Our food and beverage costs, as a percentage of revenue, increased 0.6% to 27.3% in the first quarter of 2013 from 26.7% in the first quarter of 2012. While we experienced some cost decreases in bottled beer, liquor, wine and some proteins, such decreases were offset by increases in tap beer, soft drinks, fish and retail products. While pricing negotiations with our suppliers have reduced our exposure to commodity price increases, we do expect that our food and beverage costs will continue to vary going forward due to numerous variables, including seasonal changes in food and beverage costs for certain products for which we do not have contracted pricing, fluctuations within commodity-priced goods and guest preferences. We periodically create new menu offerings and introduce new craft brewed beers based upon guest preferences. Although such menu modifications may temporarily result in increased food and beverage cost, we believe we are able to offset such increases with our specials which provide variety and value to our guests. Our varieties of craft brewed beer, which we produce at a lower cost than beers we purchase for resale, also enable us to keep our food and beverage costs low while fulfilling guest requests and building customer loyalty. Based on industry information, we anticipate commodity prices to increase two to three percent through 2013. However, we will seek to offset such increases with pricing, new menu offerings and specials.

Labor

Labor expense consists of restaurant management salaries, hourly staff payroll costs, other payroll-related items including management bonuses, and non-cash stock-based compensation expense. Our experience to date has been that staff labor costs associated with a newly opened restaurant, for approximately its first four to six months of operation, are greater than what can be expected after that time, both in aggregate dollars and as a percentage of revenue.


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Our labor costs, as a percentage of revenue, decreased 0.5% to 32.3% in the first quarter of 2013 from 32.8% in the first quarter of 2012. Although we experienced a slight increase in insurance, performance compensation and labor relating to the security and janitorial services we brought in-house at a number of our locations, virtually all other labor costs decreased from the first quarter of 2012 to the first quarter of 2013. Non-cash stock-based compensation decreased $9,584 to $29,018 in the first quarter of 2013 from $38,602 in the first quarter of 2012.

We expect that benefit costs will increase as new health insurance regulations are implemented. Additionally, we expect labor costs will vary as minimum wage laws, local labor laws and practices, and unemployment rates vary from state to state, as will hiring and training expenses. We believe that retaining good employees and more experienced staff ensures high quality guest service and may reduce hiring and training costs.

Direct restaurant operating

Operating supplies, repairs and maintenance, utilities, promotions and restaurant-level administrative expense represent the majority of our direct restaurant operating expense, a portion of which is fixed or indirectly variable. Our direct restaurant operating expense, as a percentage of revenue, increased 0.9% to 15.7% in the first quarter of 2013 from 14.8% in the first quarter of 2012. While we experienced decreases in utilities, paper products and administrative costs, those cost decreases were offset by cost increases in marketing, training and maintenance and repair.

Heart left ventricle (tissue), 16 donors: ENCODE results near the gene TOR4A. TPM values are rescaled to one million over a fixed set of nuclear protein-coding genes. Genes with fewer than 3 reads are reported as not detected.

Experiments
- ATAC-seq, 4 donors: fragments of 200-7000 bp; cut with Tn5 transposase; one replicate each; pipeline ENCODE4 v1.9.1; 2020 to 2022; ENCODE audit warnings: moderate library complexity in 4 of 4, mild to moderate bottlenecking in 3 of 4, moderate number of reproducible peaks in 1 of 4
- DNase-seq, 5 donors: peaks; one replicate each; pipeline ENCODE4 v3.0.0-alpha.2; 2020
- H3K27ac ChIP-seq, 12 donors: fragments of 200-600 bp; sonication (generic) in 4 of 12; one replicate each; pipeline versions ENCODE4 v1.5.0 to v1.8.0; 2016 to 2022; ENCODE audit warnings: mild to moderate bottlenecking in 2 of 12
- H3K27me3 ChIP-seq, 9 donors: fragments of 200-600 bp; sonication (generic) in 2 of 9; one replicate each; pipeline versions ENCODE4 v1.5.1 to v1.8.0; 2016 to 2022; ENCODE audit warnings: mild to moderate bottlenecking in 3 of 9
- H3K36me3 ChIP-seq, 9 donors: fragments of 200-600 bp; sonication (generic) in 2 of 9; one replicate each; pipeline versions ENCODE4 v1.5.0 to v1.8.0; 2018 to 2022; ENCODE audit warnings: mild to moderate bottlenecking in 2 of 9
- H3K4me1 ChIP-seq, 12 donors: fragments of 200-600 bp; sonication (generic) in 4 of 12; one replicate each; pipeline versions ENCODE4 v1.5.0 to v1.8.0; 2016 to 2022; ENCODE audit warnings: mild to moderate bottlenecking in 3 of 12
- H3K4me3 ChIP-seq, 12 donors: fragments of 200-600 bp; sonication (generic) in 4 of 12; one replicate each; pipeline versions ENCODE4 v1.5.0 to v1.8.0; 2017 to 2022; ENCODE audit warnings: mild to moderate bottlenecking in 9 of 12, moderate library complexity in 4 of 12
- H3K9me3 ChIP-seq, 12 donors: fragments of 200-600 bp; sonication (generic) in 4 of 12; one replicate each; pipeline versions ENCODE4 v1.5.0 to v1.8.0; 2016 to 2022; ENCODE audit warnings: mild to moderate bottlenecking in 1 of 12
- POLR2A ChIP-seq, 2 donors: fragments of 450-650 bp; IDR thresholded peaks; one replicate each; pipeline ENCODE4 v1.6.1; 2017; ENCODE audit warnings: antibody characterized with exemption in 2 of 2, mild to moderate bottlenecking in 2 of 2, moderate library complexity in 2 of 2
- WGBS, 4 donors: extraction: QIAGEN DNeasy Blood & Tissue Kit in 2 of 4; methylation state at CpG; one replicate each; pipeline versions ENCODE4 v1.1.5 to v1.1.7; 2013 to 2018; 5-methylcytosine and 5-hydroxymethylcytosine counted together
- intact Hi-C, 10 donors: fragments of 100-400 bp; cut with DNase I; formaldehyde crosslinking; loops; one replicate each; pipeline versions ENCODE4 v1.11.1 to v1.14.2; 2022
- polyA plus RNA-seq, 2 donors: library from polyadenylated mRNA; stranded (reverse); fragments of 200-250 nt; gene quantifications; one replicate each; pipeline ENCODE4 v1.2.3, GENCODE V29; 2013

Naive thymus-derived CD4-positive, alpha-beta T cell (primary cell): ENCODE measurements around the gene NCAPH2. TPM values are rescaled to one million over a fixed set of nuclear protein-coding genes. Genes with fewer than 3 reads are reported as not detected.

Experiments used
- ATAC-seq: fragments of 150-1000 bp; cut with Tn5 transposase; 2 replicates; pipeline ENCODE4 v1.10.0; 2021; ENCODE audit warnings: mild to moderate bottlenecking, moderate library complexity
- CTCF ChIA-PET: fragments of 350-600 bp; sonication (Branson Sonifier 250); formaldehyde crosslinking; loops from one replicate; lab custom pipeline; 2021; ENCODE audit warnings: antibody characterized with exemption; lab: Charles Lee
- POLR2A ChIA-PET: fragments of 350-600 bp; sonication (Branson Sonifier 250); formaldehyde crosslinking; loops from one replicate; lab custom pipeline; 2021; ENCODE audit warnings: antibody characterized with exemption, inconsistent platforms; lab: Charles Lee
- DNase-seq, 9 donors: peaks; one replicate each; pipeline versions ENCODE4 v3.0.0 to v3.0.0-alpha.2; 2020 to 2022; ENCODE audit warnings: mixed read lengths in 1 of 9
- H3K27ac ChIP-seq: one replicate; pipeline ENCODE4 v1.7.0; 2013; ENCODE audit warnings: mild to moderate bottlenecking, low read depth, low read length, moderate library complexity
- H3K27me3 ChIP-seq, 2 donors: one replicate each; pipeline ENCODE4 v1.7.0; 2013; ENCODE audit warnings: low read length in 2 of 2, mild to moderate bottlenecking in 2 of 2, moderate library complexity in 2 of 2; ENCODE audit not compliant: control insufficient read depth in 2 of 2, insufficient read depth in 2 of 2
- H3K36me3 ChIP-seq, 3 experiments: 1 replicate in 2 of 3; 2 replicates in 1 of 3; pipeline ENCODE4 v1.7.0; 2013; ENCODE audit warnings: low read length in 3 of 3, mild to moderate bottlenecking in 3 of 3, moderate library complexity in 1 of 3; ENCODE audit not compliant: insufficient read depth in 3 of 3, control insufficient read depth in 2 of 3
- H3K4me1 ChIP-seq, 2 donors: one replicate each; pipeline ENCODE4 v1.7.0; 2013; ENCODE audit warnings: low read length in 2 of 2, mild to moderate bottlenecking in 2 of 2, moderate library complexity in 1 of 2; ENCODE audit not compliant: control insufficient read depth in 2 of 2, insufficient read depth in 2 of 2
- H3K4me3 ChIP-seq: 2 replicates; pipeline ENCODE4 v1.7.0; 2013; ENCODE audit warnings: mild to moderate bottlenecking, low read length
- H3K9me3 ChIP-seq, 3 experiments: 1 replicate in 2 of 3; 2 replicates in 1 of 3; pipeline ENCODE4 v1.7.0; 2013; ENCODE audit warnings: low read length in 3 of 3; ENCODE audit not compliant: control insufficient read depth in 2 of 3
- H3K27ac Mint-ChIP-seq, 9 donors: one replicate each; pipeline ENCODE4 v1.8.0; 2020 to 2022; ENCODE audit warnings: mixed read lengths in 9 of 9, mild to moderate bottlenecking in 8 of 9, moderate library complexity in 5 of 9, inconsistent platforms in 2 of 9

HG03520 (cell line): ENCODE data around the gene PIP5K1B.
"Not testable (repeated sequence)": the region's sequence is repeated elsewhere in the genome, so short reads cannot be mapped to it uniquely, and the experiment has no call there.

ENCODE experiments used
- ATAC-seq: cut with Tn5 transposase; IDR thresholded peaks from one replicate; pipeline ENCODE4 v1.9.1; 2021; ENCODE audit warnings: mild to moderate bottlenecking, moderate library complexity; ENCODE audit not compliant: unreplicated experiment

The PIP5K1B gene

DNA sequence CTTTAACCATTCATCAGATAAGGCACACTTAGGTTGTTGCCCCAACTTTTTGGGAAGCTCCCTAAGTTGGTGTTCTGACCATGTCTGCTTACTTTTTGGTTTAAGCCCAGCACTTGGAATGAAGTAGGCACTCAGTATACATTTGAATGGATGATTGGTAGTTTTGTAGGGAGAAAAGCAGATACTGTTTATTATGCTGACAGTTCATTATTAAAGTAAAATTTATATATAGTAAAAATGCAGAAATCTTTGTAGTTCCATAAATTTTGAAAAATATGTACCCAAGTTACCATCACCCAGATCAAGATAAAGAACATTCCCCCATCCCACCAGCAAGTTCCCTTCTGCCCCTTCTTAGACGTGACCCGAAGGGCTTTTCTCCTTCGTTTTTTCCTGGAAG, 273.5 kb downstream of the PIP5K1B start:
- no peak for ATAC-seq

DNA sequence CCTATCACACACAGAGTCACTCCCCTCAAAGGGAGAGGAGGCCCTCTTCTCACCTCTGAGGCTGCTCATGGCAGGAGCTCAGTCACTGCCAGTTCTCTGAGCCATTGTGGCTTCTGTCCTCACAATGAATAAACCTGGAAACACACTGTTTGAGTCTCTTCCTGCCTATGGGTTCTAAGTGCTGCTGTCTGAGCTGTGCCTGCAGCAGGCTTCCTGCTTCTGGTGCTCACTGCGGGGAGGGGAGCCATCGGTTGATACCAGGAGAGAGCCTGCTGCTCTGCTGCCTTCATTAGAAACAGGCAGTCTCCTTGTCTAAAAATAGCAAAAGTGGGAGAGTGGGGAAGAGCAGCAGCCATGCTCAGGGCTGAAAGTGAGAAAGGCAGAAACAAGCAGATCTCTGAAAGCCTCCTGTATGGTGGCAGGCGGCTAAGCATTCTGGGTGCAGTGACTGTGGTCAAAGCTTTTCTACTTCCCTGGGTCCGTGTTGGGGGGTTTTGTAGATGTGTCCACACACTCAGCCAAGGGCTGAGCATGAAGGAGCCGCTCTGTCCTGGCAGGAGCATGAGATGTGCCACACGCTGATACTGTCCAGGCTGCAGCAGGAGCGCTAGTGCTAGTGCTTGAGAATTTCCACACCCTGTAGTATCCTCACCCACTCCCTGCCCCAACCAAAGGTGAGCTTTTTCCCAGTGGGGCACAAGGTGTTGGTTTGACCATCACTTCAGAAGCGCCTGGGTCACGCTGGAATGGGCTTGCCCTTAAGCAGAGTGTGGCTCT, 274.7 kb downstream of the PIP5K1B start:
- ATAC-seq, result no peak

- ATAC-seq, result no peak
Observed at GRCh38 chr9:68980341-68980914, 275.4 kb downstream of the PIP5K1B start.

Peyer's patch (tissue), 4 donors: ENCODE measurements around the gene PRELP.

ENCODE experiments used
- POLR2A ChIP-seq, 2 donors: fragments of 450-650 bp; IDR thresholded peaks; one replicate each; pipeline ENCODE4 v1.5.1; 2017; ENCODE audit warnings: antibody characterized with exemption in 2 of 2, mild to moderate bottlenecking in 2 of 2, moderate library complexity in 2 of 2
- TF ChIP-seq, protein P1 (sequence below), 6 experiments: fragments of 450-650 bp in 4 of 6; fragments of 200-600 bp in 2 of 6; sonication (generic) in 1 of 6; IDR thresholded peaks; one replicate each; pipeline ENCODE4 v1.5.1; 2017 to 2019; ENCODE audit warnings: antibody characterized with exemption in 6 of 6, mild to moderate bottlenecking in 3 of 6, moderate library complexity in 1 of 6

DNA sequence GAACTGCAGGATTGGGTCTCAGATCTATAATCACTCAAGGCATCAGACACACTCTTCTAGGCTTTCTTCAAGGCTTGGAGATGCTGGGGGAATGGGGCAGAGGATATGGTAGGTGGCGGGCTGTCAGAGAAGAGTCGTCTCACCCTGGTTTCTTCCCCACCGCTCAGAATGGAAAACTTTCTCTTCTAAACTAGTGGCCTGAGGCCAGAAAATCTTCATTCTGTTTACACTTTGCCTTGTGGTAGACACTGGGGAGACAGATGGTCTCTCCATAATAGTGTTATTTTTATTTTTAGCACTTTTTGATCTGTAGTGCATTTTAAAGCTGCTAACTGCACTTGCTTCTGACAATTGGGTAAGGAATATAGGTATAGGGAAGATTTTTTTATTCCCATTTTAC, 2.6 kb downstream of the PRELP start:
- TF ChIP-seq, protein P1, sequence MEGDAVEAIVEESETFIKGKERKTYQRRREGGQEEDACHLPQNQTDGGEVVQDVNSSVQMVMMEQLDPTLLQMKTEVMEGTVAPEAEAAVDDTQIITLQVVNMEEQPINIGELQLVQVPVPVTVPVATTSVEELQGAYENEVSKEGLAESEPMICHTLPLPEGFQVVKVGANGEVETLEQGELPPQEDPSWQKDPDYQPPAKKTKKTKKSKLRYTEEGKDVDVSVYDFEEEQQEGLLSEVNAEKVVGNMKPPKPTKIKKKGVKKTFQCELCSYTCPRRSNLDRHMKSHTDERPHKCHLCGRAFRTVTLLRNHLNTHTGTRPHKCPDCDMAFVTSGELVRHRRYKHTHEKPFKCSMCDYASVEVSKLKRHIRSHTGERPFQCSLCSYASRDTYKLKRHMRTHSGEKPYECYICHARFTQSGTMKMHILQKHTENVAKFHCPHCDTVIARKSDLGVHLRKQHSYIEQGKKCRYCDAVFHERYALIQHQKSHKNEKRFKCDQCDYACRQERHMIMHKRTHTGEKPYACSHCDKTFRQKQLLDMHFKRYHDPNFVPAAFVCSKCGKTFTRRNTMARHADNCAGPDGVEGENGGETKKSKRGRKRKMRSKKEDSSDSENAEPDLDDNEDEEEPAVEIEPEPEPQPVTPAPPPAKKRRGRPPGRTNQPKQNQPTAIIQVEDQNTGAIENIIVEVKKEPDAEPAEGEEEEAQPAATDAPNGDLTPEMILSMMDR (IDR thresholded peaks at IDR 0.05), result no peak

We continue to seek ways to reduce our direct operating costs going forward including additional pricing negotiations with suppliers and the elimination of waste.

Occupancy

Our occupancy costs, which include both fixed and variable portions of rent, common area maintenance charges, property insurance and property taxes, decreased 0.6% as a percentage of revenue to 7.7% in the first quarter of 2013 from 8.3% in the first quarter of 2012. While fixed rent has decreased as a percentage of revenue due to the higher revenue base and the additional fiscal week in the first quarter of 2013 compared to the first quarter of 2012, we have seen an increase of $304,075 in occupancy expense. The majority of our leases include a provision for additional rent based upon restaurant sales. As such, with our increased revenue base, our percentage rent has increased as well.

Pre-opening

Pre-opening costs, which are expensed as incurred, consist of expenses related to hiring and training the initial restaurant workforce, wages and expenses of a new restaurant opening team during periods of expansion, non-cash rental costs incurred during the construction period and certain other direct costs associated with opening new restaurants. The majority of pre-opening costs, excluding construction-period rent, are incurred in the month of, and two months prior to, restaurant opening.

Our pre-opening costs in the first quarter of 2013 were related primarily to the Granite City restaurant we opened in Franklin, Tennessee in February 2013 while such expenses in the first quarter of 2012 were related primarily to the Granite City restaurant we opened in Troy, Michigan in May 2012. Non-cash construction-period rent of $53,876 related to the restaurant we plan to open in Indianapolis, Indiana later this year was included in pre-opening expense.

General and administrative